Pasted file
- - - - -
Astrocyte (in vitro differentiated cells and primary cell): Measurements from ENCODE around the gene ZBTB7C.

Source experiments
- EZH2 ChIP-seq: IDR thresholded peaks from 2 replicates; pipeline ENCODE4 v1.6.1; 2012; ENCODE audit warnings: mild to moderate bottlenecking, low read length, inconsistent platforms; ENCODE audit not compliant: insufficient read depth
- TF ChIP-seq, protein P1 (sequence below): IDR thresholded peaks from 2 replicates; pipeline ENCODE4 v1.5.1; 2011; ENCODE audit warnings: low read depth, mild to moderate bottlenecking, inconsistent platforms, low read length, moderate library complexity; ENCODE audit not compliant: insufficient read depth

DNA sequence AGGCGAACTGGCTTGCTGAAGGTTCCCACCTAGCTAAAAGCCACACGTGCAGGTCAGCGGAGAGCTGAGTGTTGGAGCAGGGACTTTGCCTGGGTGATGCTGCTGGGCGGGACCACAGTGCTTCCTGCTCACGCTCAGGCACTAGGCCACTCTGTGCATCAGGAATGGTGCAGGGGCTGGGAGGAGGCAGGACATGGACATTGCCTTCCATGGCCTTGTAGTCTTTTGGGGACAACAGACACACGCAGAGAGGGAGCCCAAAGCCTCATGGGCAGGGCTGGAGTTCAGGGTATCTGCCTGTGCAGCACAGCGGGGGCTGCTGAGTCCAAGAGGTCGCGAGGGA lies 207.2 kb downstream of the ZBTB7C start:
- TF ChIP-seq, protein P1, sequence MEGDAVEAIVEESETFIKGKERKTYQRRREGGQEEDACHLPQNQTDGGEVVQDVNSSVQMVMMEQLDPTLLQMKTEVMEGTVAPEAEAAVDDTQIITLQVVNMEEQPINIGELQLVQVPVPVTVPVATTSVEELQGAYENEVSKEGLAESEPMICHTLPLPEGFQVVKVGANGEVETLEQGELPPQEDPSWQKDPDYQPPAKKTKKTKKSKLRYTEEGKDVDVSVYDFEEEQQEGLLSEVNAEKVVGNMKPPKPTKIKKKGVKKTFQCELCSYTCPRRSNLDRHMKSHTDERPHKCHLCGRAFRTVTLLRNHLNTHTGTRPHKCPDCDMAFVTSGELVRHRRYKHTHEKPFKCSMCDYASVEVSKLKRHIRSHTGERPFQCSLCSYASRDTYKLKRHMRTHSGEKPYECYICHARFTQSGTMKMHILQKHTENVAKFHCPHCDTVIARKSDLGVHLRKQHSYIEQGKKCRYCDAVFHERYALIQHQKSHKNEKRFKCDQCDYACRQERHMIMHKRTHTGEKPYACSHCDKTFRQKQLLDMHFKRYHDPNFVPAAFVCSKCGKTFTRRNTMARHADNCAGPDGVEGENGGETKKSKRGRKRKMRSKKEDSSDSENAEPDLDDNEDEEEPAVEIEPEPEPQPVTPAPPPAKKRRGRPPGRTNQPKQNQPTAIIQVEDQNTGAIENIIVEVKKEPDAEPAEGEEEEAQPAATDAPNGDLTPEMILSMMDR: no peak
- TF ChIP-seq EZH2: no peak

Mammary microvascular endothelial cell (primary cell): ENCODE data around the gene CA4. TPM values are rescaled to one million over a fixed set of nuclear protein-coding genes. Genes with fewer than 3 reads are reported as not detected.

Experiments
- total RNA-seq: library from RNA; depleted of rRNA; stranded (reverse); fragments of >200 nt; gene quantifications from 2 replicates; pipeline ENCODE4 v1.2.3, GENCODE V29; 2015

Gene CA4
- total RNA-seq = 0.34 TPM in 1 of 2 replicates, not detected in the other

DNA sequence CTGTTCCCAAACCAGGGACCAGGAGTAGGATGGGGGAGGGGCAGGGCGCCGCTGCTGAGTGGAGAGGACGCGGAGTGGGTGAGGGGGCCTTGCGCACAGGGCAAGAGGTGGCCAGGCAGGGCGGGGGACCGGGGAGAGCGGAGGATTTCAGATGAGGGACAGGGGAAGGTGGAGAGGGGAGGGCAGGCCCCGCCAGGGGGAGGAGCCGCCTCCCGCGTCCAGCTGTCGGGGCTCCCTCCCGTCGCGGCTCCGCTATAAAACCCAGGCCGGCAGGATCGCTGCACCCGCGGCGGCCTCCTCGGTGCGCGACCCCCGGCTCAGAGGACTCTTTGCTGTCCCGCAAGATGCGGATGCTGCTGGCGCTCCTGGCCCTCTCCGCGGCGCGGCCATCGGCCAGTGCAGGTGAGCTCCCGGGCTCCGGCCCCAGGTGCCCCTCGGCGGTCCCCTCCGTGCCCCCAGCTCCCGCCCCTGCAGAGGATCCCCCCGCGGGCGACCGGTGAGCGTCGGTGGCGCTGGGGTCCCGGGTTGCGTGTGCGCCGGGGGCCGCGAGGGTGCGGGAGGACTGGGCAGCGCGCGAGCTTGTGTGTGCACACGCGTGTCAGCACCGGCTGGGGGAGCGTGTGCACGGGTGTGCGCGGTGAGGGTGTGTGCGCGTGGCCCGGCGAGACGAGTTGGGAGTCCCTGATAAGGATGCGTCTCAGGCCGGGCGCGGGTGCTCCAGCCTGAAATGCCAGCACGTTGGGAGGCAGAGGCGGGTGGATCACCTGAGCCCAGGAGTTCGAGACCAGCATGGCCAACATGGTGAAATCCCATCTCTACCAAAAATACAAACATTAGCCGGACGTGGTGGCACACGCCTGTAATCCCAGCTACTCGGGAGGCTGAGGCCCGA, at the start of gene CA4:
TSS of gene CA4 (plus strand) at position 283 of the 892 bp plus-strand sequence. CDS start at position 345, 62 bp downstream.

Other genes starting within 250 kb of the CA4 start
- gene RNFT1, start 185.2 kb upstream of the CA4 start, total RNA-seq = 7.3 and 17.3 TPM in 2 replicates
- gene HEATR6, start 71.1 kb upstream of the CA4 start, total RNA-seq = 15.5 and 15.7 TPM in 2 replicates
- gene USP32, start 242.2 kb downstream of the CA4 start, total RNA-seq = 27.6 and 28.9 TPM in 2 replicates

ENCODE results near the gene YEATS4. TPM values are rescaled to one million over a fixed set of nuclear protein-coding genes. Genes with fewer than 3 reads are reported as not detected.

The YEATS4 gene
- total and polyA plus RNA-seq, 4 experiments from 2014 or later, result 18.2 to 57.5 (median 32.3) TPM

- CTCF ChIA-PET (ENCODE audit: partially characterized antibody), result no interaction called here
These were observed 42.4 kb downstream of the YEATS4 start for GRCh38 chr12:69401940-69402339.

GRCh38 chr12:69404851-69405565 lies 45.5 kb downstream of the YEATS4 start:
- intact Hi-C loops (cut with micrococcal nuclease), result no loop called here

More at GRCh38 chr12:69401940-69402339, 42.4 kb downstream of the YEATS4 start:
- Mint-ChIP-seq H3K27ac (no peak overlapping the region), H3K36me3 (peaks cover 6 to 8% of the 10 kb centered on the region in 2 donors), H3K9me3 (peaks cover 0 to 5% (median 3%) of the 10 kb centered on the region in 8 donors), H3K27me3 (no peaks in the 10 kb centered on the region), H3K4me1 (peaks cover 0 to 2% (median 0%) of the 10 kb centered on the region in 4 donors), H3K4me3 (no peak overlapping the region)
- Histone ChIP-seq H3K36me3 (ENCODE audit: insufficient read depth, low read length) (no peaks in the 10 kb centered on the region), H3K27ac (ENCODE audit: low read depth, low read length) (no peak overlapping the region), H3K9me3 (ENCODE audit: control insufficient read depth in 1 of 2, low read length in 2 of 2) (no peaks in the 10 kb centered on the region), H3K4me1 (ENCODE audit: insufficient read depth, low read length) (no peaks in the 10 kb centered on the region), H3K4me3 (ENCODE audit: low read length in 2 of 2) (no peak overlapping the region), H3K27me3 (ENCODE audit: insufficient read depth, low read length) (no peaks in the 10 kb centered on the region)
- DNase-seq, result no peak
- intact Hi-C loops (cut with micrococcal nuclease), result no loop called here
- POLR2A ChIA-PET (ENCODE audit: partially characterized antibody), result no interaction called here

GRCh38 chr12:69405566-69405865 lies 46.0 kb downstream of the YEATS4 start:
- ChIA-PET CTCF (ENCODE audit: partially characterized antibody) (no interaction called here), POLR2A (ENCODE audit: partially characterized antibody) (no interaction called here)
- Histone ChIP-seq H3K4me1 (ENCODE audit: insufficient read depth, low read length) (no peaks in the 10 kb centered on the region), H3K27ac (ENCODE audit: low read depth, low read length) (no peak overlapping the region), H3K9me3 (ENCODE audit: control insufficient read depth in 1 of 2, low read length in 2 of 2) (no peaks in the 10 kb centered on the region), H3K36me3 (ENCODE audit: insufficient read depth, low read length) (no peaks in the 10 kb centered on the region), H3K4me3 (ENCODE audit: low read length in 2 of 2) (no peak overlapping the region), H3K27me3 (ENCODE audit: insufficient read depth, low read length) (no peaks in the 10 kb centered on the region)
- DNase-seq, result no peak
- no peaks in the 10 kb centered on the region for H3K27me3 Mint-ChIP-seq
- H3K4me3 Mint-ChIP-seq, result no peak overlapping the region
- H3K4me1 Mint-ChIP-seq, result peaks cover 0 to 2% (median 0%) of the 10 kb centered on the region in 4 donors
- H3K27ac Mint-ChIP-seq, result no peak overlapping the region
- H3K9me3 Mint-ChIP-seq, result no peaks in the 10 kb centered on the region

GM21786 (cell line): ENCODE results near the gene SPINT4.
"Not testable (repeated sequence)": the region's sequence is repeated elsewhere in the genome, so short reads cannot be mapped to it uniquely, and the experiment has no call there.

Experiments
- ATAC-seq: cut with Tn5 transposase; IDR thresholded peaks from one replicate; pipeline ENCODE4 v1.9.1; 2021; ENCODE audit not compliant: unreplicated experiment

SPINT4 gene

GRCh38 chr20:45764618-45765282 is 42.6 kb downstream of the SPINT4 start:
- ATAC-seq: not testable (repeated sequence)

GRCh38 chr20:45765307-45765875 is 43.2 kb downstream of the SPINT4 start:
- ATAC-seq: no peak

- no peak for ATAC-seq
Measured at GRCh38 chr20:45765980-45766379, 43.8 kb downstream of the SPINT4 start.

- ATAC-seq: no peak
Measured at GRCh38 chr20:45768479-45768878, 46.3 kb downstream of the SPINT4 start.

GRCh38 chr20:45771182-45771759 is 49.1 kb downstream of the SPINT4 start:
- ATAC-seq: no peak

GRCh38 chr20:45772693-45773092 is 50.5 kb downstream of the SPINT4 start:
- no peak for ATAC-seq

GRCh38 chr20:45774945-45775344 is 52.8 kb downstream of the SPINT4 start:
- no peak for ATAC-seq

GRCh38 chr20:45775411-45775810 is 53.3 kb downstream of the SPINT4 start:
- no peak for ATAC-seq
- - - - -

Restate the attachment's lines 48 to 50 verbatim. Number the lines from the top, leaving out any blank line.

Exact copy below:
GRCh38 chr20:45765307-45765875 is 43.2 kb downstream of the SPINT4 start:
- ATAC-seq: no peak

- no peak for ATAC-seq